Findings from British Cycling's investigation into Shane Sutton imminent

The internal investigation by British Cycling could clear Shane Sutton of any wrongdoing.

Shane Sutton, Track World Cup, Glasgow 2012, day one

The findings from British Cycling's internal investigation into allegations of sexism and bullying by Shane Sutton is due for release this afternoon (October 28).

Sutton resigned as BC's technical director in April following claims from former team sprinter Jess Varnish that the Australian had told her to "go and have a baby".

Sutton refuted making such comments and has continued to deny any wrongdoing.

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The internal investigation, led by non-executive director Alex Russell, is focused on Varnish's statements. There is also a wider investigation by UK Sport looking into claims of bullying and discrimination taking place which is expected to report back before the end of 2016.


If Sutton is cleared of any wrongdoing by the internal investigation, it could be the first step towards him potentially being re-employed by the governing body.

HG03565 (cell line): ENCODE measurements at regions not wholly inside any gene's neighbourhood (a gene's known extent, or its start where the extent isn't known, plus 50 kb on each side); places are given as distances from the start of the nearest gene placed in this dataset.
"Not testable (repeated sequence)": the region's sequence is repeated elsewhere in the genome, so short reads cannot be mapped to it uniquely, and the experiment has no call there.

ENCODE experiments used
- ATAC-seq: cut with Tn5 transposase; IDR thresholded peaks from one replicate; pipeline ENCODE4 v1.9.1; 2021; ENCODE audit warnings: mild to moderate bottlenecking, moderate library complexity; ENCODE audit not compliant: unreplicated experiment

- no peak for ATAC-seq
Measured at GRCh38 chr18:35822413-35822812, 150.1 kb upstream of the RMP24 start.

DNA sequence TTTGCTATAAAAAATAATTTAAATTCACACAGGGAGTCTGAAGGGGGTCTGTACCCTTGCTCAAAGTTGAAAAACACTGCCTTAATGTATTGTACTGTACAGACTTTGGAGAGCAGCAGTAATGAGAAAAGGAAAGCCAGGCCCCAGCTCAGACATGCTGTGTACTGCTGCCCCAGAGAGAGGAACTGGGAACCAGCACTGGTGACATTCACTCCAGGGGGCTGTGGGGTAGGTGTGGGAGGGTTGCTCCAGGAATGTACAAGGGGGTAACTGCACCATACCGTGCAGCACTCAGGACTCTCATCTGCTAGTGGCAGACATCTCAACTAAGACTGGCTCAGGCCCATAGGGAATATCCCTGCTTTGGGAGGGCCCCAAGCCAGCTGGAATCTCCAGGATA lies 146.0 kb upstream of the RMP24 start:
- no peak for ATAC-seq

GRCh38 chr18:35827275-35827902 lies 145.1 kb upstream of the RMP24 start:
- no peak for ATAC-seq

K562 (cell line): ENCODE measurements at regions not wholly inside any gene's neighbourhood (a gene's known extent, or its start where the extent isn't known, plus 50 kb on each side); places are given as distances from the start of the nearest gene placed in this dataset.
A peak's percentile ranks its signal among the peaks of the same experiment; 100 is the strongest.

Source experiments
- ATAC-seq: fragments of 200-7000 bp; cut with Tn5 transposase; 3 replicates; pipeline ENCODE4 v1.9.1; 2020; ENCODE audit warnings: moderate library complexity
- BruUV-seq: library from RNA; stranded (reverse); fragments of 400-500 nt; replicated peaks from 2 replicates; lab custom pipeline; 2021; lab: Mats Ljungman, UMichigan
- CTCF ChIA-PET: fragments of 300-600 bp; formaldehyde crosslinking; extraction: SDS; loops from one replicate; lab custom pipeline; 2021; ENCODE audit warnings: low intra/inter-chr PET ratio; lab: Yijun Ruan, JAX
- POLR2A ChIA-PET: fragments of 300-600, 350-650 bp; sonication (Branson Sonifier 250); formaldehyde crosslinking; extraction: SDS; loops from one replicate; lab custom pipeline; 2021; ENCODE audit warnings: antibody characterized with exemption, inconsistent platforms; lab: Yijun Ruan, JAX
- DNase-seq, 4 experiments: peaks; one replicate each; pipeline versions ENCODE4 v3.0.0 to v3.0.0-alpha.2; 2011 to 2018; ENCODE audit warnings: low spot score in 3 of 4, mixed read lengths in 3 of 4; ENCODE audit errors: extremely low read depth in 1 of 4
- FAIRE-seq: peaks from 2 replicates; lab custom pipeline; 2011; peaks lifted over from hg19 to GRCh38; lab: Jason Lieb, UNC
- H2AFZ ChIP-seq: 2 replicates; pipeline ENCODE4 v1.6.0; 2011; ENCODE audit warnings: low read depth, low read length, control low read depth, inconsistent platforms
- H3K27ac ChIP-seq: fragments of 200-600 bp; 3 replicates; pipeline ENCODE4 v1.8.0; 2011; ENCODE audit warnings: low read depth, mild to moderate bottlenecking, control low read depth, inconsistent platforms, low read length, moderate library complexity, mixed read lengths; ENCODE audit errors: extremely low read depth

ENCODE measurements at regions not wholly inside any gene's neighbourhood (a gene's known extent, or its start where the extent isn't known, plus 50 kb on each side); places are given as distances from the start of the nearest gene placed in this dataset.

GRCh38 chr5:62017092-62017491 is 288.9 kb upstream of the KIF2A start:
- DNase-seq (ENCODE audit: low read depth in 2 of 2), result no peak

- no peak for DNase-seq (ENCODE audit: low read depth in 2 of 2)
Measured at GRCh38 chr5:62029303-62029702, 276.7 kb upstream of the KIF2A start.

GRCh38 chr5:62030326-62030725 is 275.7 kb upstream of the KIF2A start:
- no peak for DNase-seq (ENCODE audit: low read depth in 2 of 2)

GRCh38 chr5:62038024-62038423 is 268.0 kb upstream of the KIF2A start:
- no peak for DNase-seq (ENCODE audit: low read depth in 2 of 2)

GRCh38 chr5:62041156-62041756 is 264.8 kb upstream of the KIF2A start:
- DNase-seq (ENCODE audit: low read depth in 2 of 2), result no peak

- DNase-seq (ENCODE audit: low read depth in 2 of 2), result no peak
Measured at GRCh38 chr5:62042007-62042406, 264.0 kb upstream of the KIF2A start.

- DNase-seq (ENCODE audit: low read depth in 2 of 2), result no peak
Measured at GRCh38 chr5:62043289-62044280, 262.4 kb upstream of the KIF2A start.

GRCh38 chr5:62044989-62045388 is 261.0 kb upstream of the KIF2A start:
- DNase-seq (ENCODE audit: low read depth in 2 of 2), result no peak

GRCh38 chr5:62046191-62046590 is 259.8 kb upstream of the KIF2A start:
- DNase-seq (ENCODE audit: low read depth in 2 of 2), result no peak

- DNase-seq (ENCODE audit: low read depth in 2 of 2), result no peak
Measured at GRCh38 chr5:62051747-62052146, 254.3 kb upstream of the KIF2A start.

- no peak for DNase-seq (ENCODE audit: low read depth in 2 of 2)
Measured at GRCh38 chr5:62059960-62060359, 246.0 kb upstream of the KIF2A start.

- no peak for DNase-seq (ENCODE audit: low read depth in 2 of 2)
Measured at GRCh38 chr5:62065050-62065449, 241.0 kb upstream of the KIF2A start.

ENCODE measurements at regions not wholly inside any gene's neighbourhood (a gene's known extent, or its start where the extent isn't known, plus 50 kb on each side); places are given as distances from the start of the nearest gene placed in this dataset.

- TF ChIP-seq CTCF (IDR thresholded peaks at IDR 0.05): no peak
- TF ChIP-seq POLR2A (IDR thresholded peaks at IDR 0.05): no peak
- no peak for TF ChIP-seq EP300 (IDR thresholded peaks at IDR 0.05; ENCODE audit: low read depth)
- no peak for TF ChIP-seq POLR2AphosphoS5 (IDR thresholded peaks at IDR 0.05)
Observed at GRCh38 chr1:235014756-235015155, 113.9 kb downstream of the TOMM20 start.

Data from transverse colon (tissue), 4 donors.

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He left his role in the spring to allow preparation for the Olympics to go on without distraction, and several riders who worked with him have publicly defended him and have said that they would welcome his return.

Sutton himself has said that he thinks he will be vindicated and that he would like the opportunity to work for British Cycling again.

Chris Marshall-Bell

Chris first started writing for Cycling Weekly in 2013 on work experience and has since become a regular name in the magazine and on the website. Reporting from races, long interviews with riders from the peloton and riding features drive his love of writing about all things two wheels.

Probably a bit too obsessed with mountains, he was previously found playing and guiding in the Canadian Rockies, and now mostly lives in the Val d’Aran in the Spanish Pyrenees where he’s a ski instructor in the winter and cycling guide in the summer. He almost certainly holds the record for the most number of interviews conducted from snowy mountains.